We want to define overpopulation as the point where the population can no longer be sustained by Earth’s resources. Substantiating this definition is not an easy task. The world is very large. People living at one place in the world have different cultures than those living elsewhere. There are more resources in one place than in another. The resources are different here than there. Nothing is very equal, but, nevertheless, we have to decide on whether sustainability exists and when the planet has or has not become overpopulated.

    Humanity has grown from a small number of humans to over seven billion. At the beginning humanity had a planet rife with resources and has been using these up as the population has increased. Will there come a time when Earth will no longer be able to sustain the population? Who will decide when that time has come? Were there already too many people on Earth, millennia ago, when humanity started to use fossil fuel for energy? Did overpopulation drive the reason why we elected to use gasoline as the energy source when the automobile was invented? What about the need for more factories and more electricity? Did those needs have anything to do with overpopulation? Was humanity overpopulated at the time of the green revolution, when there wasn’t enough food in some parts of the world?

    I wish Dr. Khosla would have addressed overpopulation more directly in his essay. There are so many questions. My personal belief is that the world has been overpopulated for a very long time; much longer than we all want to admit; and that the population needs to be reduced. Humanity needs to learn how to practice population control in a nonviolent, non-eugenic, safe and humane way. It can be done. The challenge is that everybody in the world will have to agree and be compliant.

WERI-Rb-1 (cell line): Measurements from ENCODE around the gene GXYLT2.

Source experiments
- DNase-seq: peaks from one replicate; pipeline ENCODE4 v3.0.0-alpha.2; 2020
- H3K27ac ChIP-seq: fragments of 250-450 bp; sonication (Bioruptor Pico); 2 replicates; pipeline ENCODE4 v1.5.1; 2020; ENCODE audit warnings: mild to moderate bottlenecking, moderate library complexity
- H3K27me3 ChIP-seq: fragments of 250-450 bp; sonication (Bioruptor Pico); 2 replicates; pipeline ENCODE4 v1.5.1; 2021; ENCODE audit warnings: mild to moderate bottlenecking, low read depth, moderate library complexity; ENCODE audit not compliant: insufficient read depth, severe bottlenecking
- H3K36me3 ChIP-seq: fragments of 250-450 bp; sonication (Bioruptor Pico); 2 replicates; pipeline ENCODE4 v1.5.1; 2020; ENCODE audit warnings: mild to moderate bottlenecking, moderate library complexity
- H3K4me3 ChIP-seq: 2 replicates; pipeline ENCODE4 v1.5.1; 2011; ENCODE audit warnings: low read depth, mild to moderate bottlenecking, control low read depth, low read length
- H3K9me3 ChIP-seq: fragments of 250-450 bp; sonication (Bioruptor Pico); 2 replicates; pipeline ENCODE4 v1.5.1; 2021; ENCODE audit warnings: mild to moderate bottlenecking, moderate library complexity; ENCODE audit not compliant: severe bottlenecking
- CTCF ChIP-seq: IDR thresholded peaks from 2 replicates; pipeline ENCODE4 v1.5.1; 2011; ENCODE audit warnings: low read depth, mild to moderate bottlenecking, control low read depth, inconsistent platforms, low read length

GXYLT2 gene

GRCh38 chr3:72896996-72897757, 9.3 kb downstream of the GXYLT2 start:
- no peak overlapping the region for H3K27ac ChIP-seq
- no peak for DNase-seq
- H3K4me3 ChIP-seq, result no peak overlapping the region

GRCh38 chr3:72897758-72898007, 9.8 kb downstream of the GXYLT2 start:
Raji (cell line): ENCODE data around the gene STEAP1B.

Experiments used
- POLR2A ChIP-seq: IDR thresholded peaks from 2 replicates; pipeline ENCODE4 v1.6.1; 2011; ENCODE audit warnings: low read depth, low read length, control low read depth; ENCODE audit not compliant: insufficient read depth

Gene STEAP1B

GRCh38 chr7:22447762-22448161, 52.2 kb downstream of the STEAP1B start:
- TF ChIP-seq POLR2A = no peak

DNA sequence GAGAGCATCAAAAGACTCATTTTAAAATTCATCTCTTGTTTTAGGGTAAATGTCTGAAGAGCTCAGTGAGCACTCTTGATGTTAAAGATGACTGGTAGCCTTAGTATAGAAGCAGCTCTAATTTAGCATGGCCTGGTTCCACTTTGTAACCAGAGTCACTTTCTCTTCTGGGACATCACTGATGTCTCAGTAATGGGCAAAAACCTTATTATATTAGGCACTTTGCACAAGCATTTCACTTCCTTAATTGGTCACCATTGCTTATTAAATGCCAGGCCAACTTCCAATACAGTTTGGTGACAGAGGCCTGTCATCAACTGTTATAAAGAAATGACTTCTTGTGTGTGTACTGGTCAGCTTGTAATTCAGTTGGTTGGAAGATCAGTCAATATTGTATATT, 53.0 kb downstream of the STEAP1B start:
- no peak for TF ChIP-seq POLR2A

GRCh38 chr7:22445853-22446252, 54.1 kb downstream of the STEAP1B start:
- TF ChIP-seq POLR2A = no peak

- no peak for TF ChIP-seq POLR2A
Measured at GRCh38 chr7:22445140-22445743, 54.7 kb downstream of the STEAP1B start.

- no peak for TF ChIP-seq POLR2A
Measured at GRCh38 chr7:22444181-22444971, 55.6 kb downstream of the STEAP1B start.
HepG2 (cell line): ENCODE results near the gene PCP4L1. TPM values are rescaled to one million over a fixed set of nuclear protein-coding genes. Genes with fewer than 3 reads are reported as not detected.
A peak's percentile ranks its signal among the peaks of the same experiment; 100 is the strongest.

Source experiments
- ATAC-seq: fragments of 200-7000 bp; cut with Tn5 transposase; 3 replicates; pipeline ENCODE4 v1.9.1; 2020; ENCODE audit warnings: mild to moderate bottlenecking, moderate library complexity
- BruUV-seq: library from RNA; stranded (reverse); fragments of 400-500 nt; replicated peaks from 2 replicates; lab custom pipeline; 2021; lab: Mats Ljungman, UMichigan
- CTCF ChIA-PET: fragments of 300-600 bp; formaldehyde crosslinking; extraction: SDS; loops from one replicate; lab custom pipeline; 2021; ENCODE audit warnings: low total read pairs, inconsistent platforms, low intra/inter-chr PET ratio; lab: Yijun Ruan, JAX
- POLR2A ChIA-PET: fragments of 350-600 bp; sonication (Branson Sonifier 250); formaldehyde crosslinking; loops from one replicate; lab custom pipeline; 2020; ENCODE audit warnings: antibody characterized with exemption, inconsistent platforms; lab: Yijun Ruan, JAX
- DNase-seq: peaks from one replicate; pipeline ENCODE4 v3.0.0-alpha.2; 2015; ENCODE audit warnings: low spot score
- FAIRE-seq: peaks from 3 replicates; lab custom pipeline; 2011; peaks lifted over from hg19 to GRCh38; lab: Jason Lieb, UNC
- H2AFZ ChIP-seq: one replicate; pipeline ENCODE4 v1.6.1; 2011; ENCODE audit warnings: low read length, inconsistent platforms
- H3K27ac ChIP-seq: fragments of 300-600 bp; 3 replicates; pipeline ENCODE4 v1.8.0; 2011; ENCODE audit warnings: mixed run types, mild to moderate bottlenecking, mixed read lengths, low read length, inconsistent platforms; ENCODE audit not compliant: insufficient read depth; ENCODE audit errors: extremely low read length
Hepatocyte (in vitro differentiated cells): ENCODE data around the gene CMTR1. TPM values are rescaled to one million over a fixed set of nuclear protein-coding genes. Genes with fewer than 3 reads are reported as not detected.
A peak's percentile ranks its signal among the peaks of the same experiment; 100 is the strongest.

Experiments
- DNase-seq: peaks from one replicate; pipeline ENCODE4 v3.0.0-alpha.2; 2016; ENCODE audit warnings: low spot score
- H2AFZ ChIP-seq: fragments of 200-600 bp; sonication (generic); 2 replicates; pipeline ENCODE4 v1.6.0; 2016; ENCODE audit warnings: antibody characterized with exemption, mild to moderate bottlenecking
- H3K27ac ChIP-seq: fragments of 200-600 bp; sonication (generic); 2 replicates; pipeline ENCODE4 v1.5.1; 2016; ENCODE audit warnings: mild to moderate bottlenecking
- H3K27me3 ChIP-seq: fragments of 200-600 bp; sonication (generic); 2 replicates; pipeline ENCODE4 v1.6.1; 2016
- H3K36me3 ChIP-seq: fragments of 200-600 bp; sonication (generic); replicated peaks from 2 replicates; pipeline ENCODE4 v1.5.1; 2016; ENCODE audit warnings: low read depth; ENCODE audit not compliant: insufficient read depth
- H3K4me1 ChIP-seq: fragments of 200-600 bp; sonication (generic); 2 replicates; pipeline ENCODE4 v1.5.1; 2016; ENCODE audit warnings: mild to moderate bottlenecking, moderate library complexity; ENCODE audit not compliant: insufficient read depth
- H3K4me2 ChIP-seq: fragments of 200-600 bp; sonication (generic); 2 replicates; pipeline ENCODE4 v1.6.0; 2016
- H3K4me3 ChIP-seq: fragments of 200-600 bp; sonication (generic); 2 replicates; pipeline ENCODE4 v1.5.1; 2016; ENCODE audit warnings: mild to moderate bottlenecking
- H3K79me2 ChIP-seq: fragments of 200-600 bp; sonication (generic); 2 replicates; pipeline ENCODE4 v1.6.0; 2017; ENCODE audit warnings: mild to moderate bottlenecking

The formula to control the population in a nonviolent, non-eugenic, safe and humane way is as follows: 1. to reduce – one child is raised to adulthood by two people, then those people have done their duty; 2. to maintain – two children are raised to adulthood by two people, then those people have done their duty; 3. after having one or two children as required the male will subject himself to a vasectomy; 4. after giving birth to one or two children as required the female will make an official promise to not get pregnant again and if she does that she will carry the pregnancy to term and give the child up for adoption to two people who do not have the required number of children; 5. Many people living as couples will not have children of their own; 6. today adoptions are secretive – tomorrow adoptive parents will be extended family.

    New laws will have to be promulgated for a new society. The problems of population and family planning will become medical and legal in their orientation. Humanity is experienced at dealing with things medical and legal. Humanity has done so since the beginning.

    Who will decide when the world is overpopulated and when it is not? Nobody wants to talk about this part of the picture. Dr. Khosla didn’t even mention it in his essay. My choice for this job is a committee that has been duly elected. I have written a book. It is entitled Of Population and Pollution. Chapter 12 of my book lays out my thinking of how this can be done.

    To read Chapter 12, go to: https://mahb.stanford.edu/wp-content/uploads/2017/08/ByronA_Chapter12ForDistribution_10Aug2017.pdf.

  • Stefan Thiesen